Along with Zhang and Watkins, Elvona Adakai was able to conduct research using Perry’s theory and their findings validated Perry’s theory as an applicable scheme to other ethnicities and races. By studying Chinese students to find their relationship between cognitive developments in them, relativism and dualism were observed. Though Perry did not take into consideration the different cultural and ethnic backgrounds, his theory remained valid and was useful for all students. From their research, the Chinese students and America students are culturally distinct in their views. Chinese views is that education from a prestigious institution is high and led to good careers hence their focus is on the determination as compared to American students whose approach is exploration. Perry’s contributions to intellectual and ethical developments are very applicable today with evidence of duality and multiplicity throughout cultures.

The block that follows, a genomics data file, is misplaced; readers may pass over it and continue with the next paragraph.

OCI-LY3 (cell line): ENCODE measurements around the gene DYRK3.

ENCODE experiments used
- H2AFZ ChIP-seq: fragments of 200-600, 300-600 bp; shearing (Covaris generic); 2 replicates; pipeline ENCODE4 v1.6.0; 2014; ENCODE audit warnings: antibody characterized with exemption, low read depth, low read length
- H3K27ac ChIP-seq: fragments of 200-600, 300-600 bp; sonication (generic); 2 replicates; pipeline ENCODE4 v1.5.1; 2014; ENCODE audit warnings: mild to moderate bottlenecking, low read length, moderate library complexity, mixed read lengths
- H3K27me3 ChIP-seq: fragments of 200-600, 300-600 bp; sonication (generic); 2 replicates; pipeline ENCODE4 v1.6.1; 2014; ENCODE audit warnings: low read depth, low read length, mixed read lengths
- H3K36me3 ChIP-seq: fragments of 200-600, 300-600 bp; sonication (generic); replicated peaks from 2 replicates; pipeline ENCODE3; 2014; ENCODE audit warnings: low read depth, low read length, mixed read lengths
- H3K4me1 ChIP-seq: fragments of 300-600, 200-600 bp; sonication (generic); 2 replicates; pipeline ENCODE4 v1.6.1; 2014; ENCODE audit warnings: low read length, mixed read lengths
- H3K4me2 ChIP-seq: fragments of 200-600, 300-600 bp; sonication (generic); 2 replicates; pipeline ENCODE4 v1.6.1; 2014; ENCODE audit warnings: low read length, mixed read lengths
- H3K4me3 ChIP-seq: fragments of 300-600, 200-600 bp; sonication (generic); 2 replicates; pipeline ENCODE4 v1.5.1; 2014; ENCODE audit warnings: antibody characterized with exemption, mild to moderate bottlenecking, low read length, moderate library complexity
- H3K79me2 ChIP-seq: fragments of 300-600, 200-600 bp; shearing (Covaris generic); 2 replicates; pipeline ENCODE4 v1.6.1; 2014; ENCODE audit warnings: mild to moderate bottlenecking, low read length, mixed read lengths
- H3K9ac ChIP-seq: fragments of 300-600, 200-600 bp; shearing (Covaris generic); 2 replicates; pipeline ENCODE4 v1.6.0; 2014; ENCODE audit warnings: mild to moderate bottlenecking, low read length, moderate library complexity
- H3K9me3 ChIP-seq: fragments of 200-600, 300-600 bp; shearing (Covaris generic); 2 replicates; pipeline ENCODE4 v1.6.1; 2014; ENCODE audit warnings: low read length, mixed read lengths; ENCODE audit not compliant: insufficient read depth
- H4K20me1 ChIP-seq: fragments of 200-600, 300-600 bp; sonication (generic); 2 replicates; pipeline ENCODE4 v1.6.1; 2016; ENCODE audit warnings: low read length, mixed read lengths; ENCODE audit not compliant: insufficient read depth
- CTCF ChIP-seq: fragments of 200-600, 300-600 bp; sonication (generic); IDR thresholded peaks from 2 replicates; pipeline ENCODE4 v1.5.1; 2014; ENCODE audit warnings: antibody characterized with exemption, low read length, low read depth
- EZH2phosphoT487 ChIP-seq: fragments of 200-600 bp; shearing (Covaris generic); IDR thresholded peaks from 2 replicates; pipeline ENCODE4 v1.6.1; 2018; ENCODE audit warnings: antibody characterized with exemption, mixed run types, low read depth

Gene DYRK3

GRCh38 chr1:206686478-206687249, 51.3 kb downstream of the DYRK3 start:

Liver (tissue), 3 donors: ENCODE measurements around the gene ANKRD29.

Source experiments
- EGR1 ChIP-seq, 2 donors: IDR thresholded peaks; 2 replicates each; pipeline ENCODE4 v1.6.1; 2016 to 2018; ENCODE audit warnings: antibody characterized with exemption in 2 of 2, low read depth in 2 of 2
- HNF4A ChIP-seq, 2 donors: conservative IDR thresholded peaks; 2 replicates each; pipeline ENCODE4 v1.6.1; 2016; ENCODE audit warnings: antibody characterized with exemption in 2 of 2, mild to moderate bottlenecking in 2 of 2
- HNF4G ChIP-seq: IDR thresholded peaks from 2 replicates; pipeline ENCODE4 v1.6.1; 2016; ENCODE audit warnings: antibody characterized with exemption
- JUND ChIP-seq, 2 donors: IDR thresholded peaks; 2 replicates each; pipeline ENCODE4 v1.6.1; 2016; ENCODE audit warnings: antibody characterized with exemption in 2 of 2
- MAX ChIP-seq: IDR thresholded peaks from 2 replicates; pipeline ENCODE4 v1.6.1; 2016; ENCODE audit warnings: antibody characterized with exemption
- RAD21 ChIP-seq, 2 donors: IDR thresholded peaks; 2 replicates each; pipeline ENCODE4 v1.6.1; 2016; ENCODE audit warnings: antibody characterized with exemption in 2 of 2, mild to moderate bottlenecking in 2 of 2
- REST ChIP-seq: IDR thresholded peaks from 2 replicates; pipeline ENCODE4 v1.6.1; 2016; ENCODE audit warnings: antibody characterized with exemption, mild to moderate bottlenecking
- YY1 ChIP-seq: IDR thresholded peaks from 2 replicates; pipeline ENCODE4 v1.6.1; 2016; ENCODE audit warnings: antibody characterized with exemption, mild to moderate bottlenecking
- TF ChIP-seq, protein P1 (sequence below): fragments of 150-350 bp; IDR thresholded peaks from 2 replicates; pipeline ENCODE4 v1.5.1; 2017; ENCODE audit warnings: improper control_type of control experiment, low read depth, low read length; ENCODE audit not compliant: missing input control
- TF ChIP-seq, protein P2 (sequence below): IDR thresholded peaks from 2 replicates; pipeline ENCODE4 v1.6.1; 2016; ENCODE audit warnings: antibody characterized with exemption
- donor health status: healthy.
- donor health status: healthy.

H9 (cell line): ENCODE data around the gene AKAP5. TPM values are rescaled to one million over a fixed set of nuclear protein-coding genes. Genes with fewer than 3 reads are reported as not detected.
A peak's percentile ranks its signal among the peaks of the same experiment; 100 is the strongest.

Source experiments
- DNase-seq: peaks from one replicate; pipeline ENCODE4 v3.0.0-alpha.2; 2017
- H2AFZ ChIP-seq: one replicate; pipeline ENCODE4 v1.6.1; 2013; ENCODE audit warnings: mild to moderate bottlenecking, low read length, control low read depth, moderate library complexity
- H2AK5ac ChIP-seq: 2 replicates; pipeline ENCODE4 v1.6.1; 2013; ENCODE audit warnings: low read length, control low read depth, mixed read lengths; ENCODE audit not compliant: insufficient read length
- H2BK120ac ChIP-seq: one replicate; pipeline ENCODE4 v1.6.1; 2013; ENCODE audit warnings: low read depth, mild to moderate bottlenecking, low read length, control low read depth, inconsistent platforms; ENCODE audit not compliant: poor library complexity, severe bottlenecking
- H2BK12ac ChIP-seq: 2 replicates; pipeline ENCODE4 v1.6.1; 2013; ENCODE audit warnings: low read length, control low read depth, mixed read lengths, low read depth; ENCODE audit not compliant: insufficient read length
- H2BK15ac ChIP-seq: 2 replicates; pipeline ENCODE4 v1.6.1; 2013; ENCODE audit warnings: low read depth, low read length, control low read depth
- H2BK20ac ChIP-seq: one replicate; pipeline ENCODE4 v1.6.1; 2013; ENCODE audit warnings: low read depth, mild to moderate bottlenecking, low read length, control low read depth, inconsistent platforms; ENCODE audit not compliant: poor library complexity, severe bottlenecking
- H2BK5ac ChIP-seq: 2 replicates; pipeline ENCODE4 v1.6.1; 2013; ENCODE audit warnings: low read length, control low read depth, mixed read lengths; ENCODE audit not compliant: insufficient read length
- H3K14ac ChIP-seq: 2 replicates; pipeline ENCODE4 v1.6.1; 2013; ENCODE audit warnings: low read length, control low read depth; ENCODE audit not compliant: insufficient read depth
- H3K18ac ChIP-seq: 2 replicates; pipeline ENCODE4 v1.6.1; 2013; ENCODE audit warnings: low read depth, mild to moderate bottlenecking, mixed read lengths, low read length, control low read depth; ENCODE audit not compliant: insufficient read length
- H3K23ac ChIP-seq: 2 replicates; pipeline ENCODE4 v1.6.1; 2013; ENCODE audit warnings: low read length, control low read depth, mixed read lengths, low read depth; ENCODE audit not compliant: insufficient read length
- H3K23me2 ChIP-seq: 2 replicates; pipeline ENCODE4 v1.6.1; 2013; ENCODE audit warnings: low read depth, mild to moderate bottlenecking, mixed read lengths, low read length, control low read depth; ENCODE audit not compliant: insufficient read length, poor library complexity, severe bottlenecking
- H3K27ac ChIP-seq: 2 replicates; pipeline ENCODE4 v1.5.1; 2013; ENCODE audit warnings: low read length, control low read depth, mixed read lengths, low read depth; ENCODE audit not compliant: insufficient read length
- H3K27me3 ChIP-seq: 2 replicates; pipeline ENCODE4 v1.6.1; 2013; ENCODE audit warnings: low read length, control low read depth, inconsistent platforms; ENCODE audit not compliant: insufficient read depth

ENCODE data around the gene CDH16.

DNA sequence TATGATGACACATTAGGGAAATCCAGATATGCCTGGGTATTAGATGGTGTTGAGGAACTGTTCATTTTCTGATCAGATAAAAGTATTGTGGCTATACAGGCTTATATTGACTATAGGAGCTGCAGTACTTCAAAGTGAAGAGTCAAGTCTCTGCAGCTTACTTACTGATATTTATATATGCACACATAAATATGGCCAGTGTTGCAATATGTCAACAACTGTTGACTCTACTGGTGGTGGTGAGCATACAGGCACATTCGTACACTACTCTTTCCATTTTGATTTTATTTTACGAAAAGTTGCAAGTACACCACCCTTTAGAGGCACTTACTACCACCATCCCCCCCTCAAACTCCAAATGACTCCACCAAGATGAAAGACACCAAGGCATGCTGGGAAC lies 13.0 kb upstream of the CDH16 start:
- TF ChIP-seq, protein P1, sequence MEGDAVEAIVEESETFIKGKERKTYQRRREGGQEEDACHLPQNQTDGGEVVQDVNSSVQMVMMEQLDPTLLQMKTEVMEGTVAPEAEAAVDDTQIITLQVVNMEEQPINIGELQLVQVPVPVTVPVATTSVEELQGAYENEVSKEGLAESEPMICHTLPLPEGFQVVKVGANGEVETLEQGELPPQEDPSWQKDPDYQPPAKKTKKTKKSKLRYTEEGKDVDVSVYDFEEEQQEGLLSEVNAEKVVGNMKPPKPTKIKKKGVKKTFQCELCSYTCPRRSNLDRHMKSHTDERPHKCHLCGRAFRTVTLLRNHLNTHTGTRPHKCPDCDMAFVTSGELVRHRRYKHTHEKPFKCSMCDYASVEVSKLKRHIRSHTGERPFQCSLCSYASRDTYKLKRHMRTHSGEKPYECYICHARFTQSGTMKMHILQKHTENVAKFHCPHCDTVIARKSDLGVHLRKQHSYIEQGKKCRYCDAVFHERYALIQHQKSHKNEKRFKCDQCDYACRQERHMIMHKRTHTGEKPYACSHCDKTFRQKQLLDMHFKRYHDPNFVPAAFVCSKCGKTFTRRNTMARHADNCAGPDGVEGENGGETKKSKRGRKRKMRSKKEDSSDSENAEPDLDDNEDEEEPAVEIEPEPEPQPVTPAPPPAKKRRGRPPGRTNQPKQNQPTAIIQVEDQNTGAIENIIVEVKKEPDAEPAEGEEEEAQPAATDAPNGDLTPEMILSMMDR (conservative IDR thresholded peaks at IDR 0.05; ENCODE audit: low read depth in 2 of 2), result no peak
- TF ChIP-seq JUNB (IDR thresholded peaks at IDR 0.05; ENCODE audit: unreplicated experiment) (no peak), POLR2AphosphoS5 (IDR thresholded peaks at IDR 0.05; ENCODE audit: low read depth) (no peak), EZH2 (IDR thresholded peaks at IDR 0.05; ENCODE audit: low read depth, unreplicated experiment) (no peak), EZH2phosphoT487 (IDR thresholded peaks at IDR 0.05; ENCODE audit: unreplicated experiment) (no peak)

Perry’s theory can also be applicable to counseling students. Many counselors can use a developmental approach to appropriately address challenges in order to progress to a higher level of functioning. This way, students can benefit from such instructional approaches, and in their level of development challenged to advance their thinking level. According to findings of King and Kitchener (2015), providing students with an appropriate environment enables them to progress through intellectual stages that represent complex structures in their progress and this way students get to comprehend their world. Beginning students depend on the instructor as the authority while advanced students continually engage in complex and autonomous thinking. By use of developmental approach, instructors can classify students according to their level of development either beginning, middle or advanced and after that conceptualize their specific needs at each level (McCarthy, 2012). Considering these levels of developments are predictable in a classroom, counselor educators can make use of Perry’s phenomenon and provide appropriate structure and activities that meet student’s needs.